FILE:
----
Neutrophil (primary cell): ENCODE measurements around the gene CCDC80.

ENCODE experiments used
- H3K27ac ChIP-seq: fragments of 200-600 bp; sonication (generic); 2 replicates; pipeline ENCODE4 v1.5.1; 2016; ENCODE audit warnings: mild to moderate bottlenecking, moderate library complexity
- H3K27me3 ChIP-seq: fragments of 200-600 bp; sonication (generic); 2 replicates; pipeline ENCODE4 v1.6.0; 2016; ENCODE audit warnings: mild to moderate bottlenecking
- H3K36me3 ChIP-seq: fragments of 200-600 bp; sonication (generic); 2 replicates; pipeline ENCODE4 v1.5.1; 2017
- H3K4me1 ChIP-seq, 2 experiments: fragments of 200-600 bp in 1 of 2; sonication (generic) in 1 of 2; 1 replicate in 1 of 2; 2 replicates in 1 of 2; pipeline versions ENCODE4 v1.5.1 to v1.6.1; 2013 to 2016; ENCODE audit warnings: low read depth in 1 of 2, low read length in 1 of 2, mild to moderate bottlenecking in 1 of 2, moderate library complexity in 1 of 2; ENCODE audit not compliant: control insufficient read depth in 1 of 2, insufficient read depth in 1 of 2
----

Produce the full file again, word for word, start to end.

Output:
Neutrophil (primary cell): ENCODE measurements around the gene CCDC80.

ENCODE experiments used
- H3K27ac ChIP-seq: fragments of 200-600 bp; sonication (generic); 2 replicates; pipeline ENCODE4 v1.5.1; 2016; ENCODE audit warnings: mild to moderate bottlenecking, moderate library complexity
- H3K27me3 ChIP-seq: fragments of 200-600 bp; sonication (generic); 2 replicates; pipeline ENCODE4 v1.6.0; 2016; ENCODE audit warnings: mild to moderate bottlenecking
- H3K36me3 ChIP-seq: fragments of 200-600 bp; sonication (generic); 2 replicates; pipeline ENCODE4 v1.5.1; 2017
- H3K4me1 ChIP-seq, 2 experiments: fragments of 200-600 bp in 1 of 2; sonication (generic) in 1 of 2; 1 replicate in 1 of 2; 2 replicates in 1 of 2; pipeline versions ENCODE4 v1.5.1 to v1.6.1; 2013 to 2016; ENCODE audit warnings: low read depth in 1 of 2, low read length in 1 of 2, mild to moderate bottlenecking in 1 of 2, moderate library complexity in 1 of 2; ENCODE audit not compliant: control insufficient read depth in 1 of 2, insufficient read depth in 1 of 2